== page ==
How You Shouldn’t Fix Clear Coat Issues

Every time I go to YouTube something seems to catch my eye. After trolling for a few minutes this morning, I found this – a home remedy for fixing a damaged clear coat.

Let’s be honest, this is not the way to go about restoring your car’s clear coat. Here’s why…

    • Never touch a piece of sand paper to your car unless you’ve wet it first – and even in that case it’s a bit much to be doing in your driveway. You’re going to cause scratches that are going to come back to haunt you if you don’t know what you’re doing.


    • If you want an even finish, never just polish or restore one area of your paintwork. The car’s finish will look noticeably inconsistent and it isn’t worth the eye sore (in my opinion). Whether you’re polishing, wet sanding, waxing, or claying – do the entire panel.


  • Never polish outdoors. Birds, bugs, dust, debris… it’s all out there and you can’t begin to prevent them from coming into contact with your paint. There’s a reason why most paint restoration takes place in a booth or a closed garage.

The fact remains that this is not how you restore a car and doing so would undoubtedly lower the value of your car in a matter of seconds. In my opinion, clear coat repair should be left to the professionals simply because there’s so much nonsense spewed over the internet (especially YouTube), and following it just isn’t smart. And while that may sound rough, you’ve got to remember that the best way to avoid having to do anything like this is to keep good care of your car while it still looks good. Protect it regularly, wash it often and you’ll reap the benefits of a beautiful car.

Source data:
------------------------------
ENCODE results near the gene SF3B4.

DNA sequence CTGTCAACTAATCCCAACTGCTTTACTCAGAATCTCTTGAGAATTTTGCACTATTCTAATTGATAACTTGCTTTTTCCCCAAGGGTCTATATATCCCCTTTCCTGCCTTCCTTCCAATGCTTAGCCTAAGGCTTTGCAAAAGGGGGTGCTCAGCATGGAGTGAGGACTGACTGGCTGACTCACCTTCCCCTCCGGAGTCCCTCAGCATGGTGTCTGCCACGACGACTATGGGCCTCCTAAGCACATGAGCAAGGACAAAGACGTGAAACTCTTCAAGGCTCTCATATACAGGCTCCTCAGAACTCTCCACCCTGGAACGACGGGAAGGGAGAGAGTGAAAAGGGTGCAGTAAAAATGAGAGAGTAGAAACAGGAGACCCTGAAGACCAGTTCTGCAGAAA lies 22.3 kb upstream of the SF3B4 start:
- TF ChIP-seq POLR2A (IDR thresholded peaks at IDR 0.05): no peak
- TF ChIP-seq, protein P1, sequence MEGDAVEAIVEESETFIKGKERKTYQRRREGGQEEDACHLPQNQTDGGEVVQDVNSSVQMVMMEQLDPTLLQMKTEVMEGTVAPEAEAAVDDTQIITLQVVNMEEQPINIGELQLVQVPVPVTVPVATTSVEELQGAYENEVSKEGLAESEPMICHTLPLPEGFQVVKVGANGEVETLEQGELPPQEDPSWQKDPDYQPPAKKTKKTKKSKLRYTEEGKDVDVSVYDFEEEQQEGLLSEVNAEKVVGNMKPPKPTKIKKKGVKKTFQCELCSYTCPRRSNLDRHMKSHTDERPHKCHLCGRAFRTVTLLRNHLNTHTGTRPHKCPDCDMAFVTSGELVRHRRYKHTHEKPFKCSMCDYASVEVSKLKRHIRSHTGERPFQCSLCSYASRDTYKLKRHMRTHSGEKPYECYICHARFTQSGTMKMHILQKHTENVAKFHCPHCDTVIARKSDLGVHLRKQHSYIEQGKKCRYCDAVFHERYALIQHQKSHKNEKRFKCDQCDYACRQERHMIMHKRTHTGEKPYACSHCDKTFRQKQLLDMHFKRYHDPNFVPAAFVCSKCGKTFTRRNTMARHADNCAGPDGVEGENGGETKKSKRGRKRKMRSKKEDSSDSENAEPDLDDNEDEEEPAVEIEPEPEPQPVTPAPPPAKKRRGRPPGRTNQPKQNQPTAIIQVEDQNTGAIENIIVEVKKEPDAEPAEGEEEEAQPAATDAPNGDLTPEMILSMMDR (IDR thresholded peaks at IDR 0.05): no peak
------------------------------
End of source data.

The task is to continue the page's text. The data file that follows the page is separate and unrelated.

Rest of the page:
• Wallo

    Wata fool.

  • David DeWitt

    Hey needed a good laugh.But hey if he is happy so be it but don’t clear my work!

  • Nate

    Looks a lot better than it did and it cost him maybe $10. Some improvement is better than no improvement.